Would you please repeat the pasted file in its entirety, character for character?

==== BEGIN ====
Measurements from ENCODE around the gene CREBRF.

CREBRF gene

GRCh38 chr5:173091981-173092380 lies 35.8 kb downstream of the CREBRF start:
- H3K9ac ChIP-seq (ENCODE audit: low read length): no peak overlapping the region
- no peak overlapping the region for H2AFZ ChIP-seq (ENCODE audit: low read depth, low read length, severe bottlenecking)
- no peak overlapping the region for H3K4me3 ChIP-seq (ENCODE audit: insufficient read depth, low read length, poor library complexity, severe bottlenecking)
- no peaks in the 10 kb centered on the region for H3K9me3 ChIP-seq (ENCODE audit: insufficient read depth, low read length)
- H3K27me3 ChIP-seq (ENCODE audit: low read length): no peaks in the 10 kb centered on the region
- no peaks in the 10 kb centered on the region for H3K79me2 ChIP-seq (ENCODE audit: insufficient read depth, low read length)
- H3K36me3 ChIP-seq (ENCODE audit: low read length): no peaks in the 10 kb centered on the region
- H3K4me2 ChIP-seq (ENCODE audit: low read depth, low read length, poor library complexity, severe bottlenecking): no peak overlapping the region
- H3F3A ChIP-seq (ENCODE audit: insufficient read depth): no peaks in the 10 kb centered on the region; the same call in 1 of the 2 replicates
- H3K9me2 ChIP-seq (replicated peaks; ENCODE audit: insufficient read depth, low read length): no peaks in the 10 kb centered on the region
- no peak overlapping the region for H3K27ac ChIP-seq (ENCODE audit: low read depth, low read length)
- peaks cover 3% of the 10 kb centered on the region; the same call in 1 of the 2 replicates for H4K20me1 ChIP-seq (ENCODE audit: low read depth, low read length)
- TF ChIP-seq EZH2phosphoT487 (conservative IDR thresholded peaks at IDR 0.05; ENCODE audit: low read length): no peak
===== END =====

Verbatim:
Measurements from ENCODE around the gene CREBRF.

CREBRF gene

GRCh38 chr5:173091981-173092380 lies 35.8 kb downstream of the CREBRF start:
- H3K9ac ChIP-seq (ENCODE audit: low read length): no peak overlapping the region
- no peak overlapping the region for H2AFZ ChIP-seq (ENCODE audit: low read depth, low read length, severe bottlenecking)
- no peak overlapping the region for H3K4me3 ChIP-seq (ENCODE audit: insufficient read depth, low read length, poor library complexity, severe bottlenecking)
- no peaks in the 10 kb centered on the region for H3K9me3 ChIP-seq (ENCODE audit: insufficient read depth, low read length)
- H3K27me3 ChIP-seq (ENCODE audit: low read length): no peaks in the 10 kb centered on the region
- no peaks in the 10 kb centered on the region for H3K79me2 ChIP-seq (ENCODE audit: insufficient read depth, low read length)
- H3K36me3 ChIP-seq (ENCODE audit: low read length): no peaks in the 10 kb centered on the region
- H3K4me2 ChIP-seq (ENCODE audit: low read depth, low read length, poor library complexity, severe bottlenecking): no peak overlapping the region
- H3F3A ChIP-seq (ENCODE audit: insufficient read depth): no peaks in the 10 kb centered on the region; the same call in 1 of the 2 replicates
- H3K9me2 ChIP-seq (replicated peaks; ENCODE audit: insufficient read depth, low read length): no peaks in the 10 kb centered on the region
- no peak overlapping the region for H3K27ac ChIP-seq (ENCODE audit: low read depth, low read length)
- peaks cover 3% of the 10 kb centered on the region; the same call in 1 of the 2 replicates for H4K20me1 ChIP-seq (ENCODE audit: low read depth, low read length)
- TF ChIP-seq EZH2phosphoT487 (conservative IDR thresholded peaks at IDR 0.05; ENCODE audit: low read length): no peak